Leibniz mainly wrote in three languages: scholastic Latin, French and German. During his lifetime, he published many pamphlets and scholarly articles, but only two "philosophical" books, the Combinatorial Art and the Théodicée. (He published numerous pamphlets, often anonymous, on behalf of the House of Brunswick-Lüneburg, most notably the "De jure suprematum" a major consideration of the nature of sovereignty). One substantial book appeared posthumously, his Nouveaux essais sur l'entendement humain, which Leibniz had withheld from publication after the death of John Locke. Only in 1895, when Bodemann completed his catalogue of Leibniz's manuscripts and correspondence, did the enormous extent of Leibniz's Nachlass become clear: about 15,000 letters to more than 1000 recipients plus more than 40,000 other items. Moreover, quite a few of these letters are of essay length. Much of his vast correspondence, especially the letters dated after 1700, remains unpublished, and much of what is published has been so only in recent decades. The amount, variety, and disorder of Leibniz's writings are a predictable result of a situation he described in a letter as follows:
I cannot tell you how extraordinarily distracted and spread out I am. I am trying to find various things in the archives; I look at old papers and hunt up unpublished documents. From these I hope to shed some light on the history of the [House of] Brunswick. I receive and answer a huge number of letters. At the same time, I have so many mathematical results, philosophical thoughts, and other literary innovations that should not be allowed to vanish that I often do not know where to begin.
The extant parts of the critical edition of Leibniz's writings are organized as follows:
- Series 1. Political, Historical, and General Correspondence. 25 vols., 1666–1706.
- Series 2. Philosophical Correspondence. 3 vols., 1663–1700.
- Series 3. Mathematical, Scientific, and Technical Correspondence. 8 vols., 1672–1698.
- Series 4. Political Writings. 7 vols., 1667–99.
- Series 5. Historical and Linguistic Writings. Inactive.
- Series 6. Philosophical Writings. 7 vols., 1663–90, and Nouveaux essais sur l'entendement humain.
- Series 7. Mathematical Writings. 6 vols., 1672–76.
- Series 8. Scientific, Medical, and Technical Writings. 1 vol., 1668-76.
The systematic cataloguing of all of Leibniz's Nachlass began in 1901. It was hampered by two world wars and decades of German division in two states with the cold war's "iron curtain" in between, separating scholars, and also scattering portions of his literary estates. The ambitious project has had to deal with seven languages contained in some 200,000 pages of written and printed paper. In 1985 it was reorganized and included in a joint program of German federal and state (Länder) academies. Since then the branches in Potsdam, Münster, Hanover and Berlin have jointly published 57 volumes of the critical edition, with an average of 870 pages, and prepared index and concordance works.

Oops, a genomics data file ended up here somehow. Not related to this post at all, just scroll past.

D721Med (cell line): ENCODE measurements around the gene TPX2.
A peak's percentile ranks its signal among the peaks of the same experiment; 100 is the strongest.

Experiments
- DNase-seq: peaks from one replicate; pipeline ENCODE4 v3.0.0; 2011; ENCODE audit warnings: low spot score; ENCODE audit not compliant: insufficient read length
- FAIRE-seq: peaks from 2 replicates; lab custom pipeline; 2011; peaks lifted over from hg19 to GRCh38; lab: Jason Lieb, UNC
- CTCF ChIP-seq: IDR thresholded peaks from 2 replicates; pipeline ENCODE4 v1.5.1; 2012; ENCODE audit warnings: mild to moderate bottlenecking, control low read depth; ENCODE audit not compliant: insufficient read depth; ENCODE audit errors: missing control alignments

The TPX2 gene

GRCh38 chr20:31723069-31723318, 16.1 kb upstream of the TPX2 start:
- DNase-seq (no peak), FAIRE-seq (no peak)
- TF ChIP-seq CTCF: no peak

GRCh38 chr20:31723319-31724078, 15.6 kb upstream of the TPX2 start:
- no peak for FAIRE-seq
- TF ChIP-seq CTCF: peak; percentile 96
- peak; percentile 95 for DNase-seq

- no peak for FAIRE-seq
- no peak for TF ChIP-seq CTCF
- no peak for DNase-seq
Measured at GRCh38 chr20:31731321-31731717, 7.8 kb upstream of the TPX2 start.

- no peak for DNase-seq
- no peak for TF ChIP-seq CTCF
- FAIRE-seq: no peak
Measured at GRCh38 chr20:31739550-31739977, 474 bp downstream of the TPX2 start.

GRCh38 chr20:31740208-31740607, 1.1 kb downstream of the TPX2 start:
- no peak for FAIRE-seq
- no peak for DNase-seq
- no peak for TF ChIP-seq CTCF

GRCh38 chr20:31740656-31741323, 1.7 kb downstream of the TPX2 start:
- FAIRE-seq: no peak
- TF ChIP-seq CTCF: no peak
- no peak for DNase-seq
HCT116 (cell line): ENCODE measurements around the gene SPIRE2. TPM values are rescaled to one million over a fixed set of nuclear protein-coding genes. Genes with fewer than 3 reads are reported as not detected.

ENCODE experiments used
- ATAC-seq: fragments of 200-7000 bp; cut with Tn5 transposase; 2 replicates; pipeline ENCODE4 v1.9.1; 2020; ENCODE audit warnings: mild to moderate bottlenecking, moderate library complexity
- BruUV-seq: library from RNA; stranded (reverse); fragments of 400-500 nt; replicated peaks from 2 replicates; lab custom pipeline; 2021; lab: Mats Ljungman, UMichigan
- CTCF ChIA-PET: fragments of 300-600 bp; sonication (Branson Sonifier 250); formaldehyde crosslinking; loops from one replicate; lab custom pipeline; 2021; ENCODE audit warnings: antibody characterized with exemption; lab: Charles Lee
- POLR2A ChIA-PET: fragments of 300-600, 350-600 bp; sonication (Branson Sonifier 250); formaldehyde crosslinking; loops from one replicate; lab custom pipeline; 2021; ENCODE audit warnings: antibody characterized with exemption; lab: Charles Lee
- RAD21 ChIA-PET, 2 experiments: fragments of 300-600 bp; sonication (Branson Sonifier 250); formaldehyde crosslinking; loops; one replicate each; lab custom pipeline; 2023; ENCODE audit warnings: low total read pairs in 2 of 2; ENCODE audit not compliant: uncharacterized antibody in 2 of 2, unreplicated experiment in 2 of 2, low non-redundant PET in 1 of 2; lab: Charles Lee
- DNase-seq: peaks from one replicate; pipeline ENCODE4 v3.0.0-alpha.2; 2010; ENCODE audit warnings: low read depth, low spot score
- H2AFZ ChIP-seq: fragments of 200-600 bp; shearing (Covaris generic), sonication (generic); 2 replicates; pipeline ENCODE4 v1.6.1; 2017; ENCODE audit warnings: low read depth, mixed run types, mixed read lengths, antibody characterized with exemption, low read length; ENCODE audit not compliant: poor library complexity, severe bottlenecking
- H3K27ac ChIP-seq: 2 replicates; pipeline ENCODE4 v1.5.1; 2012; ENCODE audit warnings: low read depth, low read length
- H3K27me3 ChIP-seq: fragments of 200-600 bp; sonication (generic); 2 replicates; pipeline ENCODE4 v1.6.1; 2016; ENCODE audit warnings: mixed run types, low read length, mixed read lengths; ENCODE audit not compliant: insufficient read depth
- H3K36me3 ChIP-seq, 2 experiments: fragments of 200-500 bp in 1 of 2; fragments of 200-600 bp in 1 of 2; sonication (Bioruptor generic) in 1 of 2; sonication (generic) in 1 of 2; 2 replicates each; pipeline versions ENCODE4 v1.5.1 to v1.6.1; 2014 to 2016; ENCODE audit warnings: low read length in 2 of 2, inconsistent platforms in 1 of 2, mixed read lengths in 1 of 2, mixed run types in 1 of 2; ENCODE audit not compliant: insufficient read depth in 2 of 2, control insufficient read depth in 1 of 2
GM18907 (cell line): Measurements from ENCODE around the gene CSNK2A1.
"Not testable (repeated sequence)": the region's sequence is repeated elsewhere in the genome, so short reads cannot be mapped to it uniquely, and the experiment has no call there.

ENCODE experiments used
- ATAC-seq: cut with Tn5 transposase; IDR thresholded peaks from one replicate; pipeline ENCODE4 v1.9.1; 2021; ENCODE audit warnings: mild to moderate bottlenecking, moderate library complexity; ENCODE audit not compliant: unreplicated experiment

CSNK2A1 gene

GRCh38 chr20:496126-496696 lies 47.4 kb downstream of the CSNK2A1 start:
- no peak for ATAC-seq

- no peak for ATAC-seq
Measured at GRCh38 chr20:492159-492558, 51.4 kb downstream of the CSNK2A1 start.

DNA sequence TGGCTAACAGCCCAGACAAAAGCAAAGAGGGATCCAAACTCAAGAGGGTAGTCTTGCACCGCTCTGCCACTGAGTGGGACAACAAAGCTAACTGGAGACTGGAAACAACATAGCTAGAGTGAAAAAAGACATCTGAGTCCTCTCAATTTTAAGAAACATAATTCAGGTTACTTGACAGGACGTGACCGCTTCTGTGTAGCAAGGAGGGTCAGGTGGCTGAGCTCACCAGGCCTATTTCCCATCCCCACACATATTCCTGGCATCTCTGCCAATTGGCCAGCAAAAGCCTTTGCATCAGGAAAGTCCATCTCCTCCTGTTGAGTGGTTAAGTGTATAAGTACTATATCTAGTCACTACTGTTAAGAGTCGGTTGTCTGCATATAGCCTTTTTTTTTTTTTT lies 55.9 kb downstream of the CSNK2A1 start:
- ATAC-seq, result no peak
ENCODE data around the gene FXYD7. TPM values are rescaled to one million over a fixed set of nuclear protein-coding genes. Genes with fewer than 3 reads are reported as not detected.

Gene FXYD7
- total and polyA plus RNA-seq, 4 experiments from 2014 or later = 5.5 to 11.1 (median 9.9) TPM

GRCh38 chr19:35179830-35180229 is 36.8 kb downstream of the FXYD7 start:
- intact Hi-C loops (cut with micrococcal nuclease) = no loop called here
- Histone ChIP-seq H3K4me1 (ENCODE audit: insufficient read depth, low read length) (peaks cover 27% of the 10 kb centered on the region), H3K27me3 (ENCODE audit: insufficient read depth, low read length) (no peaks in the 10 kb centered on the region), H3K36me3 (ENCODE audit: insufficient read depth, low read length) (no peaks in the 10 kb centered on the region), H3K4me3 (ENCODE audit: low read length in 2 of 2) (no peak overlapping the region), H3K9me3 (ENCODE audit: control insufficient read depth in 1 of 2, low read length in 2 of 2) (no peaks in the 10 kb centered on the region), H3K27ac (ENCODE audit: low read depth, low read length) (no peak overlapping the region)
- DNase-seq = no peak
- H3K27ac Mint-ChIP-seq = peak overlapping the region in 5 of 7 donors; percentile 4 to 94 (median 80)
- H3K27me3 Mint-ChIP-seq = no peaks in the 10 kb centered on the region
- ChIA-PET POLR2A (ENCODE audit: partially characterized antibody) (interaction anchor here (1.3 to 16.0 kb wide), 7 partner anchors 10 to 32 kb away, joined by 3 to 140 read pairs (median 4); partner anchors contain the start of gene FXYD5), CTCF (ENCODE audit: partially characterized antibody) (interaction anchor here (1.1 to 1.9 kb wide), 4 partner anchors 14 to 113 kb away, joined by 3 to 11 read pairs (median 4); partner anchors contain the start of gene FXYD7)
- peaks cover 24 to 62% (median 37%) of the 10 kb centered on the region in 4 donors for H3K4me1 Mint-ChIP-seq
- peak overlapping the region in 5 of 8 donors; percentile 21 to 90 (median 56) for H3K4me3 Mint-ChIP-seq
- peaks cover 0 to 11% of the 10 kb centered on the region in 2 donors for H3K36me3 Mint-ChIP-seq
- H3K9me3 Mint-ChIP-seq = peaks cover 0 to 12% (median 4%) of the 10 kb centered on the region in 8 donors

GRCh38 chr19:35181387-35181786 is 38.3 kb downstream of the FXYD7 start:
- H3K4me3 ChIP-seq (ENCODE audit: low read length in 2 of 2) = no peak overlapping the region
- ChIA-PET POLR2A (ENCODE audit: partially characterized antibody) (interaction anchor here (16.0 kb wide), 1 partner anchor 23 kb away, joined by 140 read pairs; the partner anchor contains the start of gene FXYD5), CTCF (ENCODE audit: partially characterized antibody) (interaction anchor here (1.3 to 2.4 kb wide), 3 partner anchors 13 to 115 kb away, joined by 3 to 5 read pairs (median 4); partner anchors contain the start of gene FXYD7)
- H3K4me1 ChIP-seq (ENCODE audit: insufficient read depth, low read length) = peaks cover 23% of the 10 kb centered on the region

The year given is usually that in which the work was completed, not of its eventual publication.
- 1666. De Arte Combinatoria (On the Art of Combination); partially translated in Loemker §1 and Parkinson (1966).
- 1671. Hypothesis Physica Nova (New Physical Hypothesis); Loemker §8.I (partial).
- 1673 Confessio philosophi (A Philosopher's Creed); an English translation is available.
- 1684. Nova methodus pro maximis et minimis (New method for maximums and minimums); translated in Struik, D. J., 1969. A Source Book in Mathematics, 1200–1800. Harvard University Press: 271–81.
- 1686. Discours de métaphysique; Martin and Brown (1988), Ariew and Garber 35, Loemker §35, Wiener III.3, Woolhouse and Francks 1. An online translation by Jonathan Bennett is available.
- 1686. Generales inquisitiones de analysi notionum et veritatum (General Inquiries About the Analysis of Concepts and of Truths)
- 1695. Système nouveau de la nature et de la communication des substances (New System of Nature)
- 1703. Explication de l'Arithmétique Binaire (Explanation of Binary Arithmetic); Gerhardt, Mathematical Writings VII.223. An online translation by Lloyd Strickland is available.
- 1710. Théodicée; Farrer, A.M., and Huggard, E.M., trans., 1985 (1952). Wiener III.11 (part). An online translation is available at Project Gutenberg.
- 1714. Monadologie; translated by Nicholas Rescher, 1991. The Monadology: An Edition for Students. University of Pittsburgh Press. Ariew and Garber 213, Loemker §67, Wiener III.13, Woolhouse and Francks 19. Online translations: Jonathan Bennett's translation; Latta's translation; French, Latin and Spanish edition, with facsimile of Leibniz's manuscript.
- 1717. Collectanea Etymologica, edited by the secretary of Leibniz Johann Georg von Eckhart
- 1765. Nouveaux essais sur l'entendement humain; completed in 1704. Remnant, Peter, and Bennett, Jonathan, trans., 1996. New Essays on Human Understanding Langley translation 1896. Cambridge University Press. Wiener III.6 (part). An online translation of the Preface and Book I by Jonathan Bennett is available.
Six important collections of English translations are Wiener (1951), Parkinson (1966), Loemker (1969), Ariew and Garber (1989), Woolhouse and Francks (1998), and Strickland (2006). The ongoing critical edition of all of Leibniz's writings is Sämtliche Schriften und Briefe.